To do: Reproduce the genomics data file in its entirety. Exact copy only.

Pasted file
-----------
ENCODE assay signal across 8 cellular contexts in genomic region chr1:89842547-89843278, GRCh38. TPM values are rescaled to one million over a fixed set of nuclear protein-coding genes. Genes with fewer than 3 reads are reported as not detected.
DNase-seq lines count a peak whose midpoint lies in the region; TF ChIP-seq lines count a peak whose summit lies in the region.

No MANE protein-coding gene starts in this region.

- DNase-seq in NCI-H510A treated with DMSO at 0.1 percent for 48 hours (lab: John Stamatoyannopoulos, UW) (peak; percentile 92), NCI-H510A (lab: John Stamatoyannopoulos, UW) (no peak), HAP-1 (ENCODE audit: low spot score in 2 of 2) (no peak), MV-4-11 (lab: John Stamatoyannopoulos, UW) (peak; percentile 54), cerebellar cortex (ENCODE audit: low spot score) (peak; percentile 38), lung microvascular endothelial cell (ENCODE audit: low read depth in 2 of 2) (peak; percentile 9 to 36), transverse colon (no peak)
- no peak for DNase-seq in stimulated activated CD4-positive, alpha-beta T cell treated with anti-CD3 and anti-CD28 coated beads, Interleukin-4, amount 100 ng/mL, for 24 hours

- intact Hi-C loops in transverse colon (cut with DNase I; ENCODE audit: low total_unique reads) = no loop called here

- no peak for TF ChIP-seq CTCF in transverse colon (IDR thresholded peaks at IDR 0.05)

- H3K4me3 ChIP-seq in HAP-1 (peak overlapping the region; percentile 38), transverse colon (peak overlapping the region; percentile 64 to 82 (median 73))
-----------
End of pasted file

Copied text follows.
ENCODE assay signal across 8 cellular contexts in genomic region chr1:89842547-89843278, GRCh38. TPM values are rescaled to one million over a fixed set of nuclear protein-coding genes. Genes with fewer than 3 reads are reported as not detected.
DNase-seq lines count a peak whose midpoint lies in the region; TF ChIP-seq lines count a peak whose summit lies in the region.

No MANE protein-coding gene starts in this region.

- DNase-seq in NCI-H510A treated with DMSO at 0.1 percent for 48 hours (lab: John Stamatoyannopoulos, UW) (peak; percentile 92), NCI-H510A (lab: John Stamatoyannopoulos, UW) (no peak), HAP-1 (ENCODE audit: low spot score in 2 of 2) (no peak), MV-4-11 (lab: John Stamatoyannopoulos, UW) (peak; percentile 54), cerebellar cortex (ENCODE audit: low spot score) (peak; percentile 38), lung microvascular endothelial cell (ENCODE audit: low read depth in 2 of 2) (peak; percentile 9 to 36), transverse colon (no peak)
- no peak for DNase-seq in stimulated activated CD4-positive, alpha-beta T cell treated with anti-CD3 and anti-CD28 coated beads, Interleukin-4, amount 100 ng/mL, for 24 hours

- intact Hi-C loops in transverse colon (cut with DNase I; ENCODE audit: low total_unique reads) = no loop called here

- no peak for TF ChIP-seq CTCF in transverse colon (IDR thresholded peaks at IDR 0.05)

- H3K4me3 ChIP-seq in HAP-1 (peak overlapping the region; percentile 38), transverse colon (peak overlapping the region; percentile 64 to 82 (median 73))